Never Forget the Steller’s Sea Cow
Editor’s Note: A previous version of this article first appeared on the Leonardo DiCaprio Foundation website in 2018. We are reprinting it now because the issues it raises are still timely. New research has expanded our understanding of the ecological importance of the Steller’s sea cow and how its extinction continues to impact Pacific coastal ecosystems to this day. Likewise, at a time when the dugong has just been added to the IUCN red list, Doug’s piece reminds us that the dugong is the closest living relative of the Steller’s sea cow and warrants our attention now to prevent another tragic extinction from occurring.
As we approach the end of 2018, we can say goodbye to a sad anniversary — 250 years ago the Steller’s sea cow was driven to extinction. This amazing creature was a relative of the manatees that still swim in coastal areas of Florida and other parts of the world, peacefully munching on sea grasses. Yet whereas manatees are typically about 9 feet long, the gigantic Steller’s sea cow could grow to 30 feet in length. It was a manatee the size of a whale!
Unlike its living relatives that inhabit warm waters, the Steller’s sea cow grazed in kelp forests around remote islands in the frigid northern Pacific Ocean. This remarkable creature was first identified to Europeans in 1741 by naturalist Georg Steller. Steller served on the Bering Expedition to explore the North Pacific. The expedition shipwrecked in the Commander Islands, and upon discovering the sea cows, the crew began killing them for food.
The hunt was made easier because, as Steller noted, the sea cows had “an uncommon love for one another, which even extended so far that, when one of them was hooked, all the others were intent upon saving him,” making the rest of the group ready targets. Steller also observed that when a female was killed, her mate made daily visits to the beach where her body remained, “as if he would inform himself about her condition.”
The sea cow slaughter was subsequently repeated by a stream of commercial fur hunters who came into the region in pursuit of sea otters, seals, and sea lions. By 1768, the Steller’s sea cow was extinct—only 27 years after it had been discovered by Europeans.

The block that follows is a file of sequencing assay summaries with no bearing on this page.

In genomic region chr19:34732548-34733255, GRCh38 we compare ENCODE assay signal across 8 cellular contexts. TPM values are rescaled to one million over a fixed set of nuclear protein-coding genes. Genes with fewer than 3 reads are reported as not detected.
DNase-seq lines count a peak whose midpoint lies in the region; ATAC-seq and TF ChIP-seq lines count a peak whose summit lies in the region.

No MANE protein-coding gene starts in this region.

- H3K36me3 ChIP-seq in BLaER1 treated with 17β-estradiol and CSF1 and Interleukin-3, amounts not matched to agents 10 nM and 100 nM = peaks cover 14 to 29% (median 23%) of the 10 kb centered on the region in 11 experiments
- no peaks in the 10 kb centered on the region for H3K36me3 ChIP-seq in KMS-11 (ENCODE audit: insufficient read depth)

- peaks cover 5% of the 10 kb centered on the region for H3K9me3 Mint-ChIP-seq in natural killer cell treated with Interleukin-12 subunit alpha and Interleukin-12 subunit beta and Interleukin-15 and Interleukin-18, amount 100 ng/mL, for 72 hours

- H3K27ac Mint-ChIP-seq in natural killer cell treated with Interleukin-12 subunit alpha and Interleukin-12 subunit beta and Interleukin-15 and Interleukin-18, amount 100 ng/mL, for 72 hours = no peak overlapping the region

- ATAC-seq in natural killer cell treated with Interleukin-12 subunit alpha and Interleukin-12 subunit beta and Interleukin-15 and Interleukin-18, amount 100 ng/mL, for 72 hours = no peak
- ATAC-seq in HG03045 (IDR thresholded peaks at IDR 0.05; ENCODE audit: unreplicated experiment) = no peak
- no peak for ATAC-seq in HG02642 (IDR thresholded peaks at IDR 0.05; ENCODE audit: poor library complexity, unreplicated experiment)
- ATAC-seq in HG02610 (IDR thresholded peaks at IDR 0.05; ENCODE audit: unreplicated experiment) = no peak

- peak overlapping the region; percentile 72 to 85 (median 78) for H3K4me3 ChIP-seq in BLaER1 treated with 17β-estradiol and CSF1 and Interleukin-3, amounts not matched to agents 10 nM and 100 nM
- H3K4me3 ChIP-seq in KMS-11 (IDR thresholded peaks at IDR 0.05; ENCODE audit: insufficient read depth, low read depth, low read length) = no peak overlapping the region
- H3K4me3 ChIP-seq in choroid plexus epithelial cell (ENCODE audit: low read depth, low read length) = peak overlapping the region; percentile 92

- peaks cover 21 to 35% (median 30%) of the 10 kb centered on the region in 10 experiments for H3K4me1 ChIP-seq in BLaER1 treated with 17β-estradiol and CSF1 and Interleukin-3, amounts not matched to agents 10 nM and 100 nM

It is stunning to think that such a massive, extraordinary animal existed on Earth as recently as 250 years ago. Unlike the mammoths and other giant land mammals that disappeared thousands of years in the past, Steller’s sea cows still dove through kelp forests like living submarines at the same time George Washington was alive. Yet now they are gone forever, pushed into extinction by human actions.
Reflecting on this loss two centuries later, biologist Victor Scheffer commented, “The sea cow is gone and Earth is a lonelier place…The wisdom, goodness, and greatness of Man will be measured not wholly by technical power over the wild things of Earth but also by his moral strength in letting them be.”
We should never forget the Steller’s sea cow and we can honor its memory by working to prevent future extinctions.
Its closest living relative is a much smaller sea cow called a dugong, which is found in the western Pacific and Indian Oceans. One key population of dugongs around the Japanese island Okinawa is critically imperiled, with some of the most important remaining habitat at risk of being destroyed by a US Marine airbase. The dugongs have long been revered by native Okinawans, and a coalition of US and Japanese environmental groups is currently in US court with a lawsuit seeking to stop the base from dumping tons of dirt over the sea grass beds that are a crucial food source for the dugong. Peter Galvin of the Center for Biological Diversity recently stated, “This base is an environmental atrocity. Wiping out these gentle, culturally important animals would forever stain America’s international reputation.”
At the same time, another Pacific Ocean marine mammal now teeters on the edge of extinction—the vaquita. Whereas the Steller’s sea cow was the largest member of the manatee family, the vaquita is the smallest porpoise in the world. It lives in the Gulf of California and is threatened by entanglement in gillnets from illegal fishing activity. The most recent official report states that there are fewer than 30 vaquitas left in the wild, while some groups estimate that fewer than 15 actually remain! In response to this crisis, Leonardo DiCaprio met with Mexico’s President to sign a Memorandum of Understanding on steps by the Mexican government, NGOs, and local communities to protect the vaquita and its habitat. Meanwhile, Mexican and US environmental groups, with support from the Leonardo DiCaprio Foundation, have been using a variety of tactics to save the vaquita from extinction.
With the urgent threats to the vaquita, Okinawa dugong, and many other imperiled species, there is much to do. As we reach the end of the sestercentennial of the Steller’s sea cow extinction, together we can resolve to make 2019 a year for bold action to protect life on Earth so that this sort of tragic loss never happens again.
Douglas Bevington is forest program director for Environment Now, a grantmaking foundation that supports water and forest protection in California. He also serves on the board of directors of the Fund for Wild Nature, which supports grassroots action in defense of wildlife and wildlands in North America. He is the author of The Rebirth of Environmentalism: Grassroots Activism from the Spotted Owl to the Polar Bear (Island Press, 2009).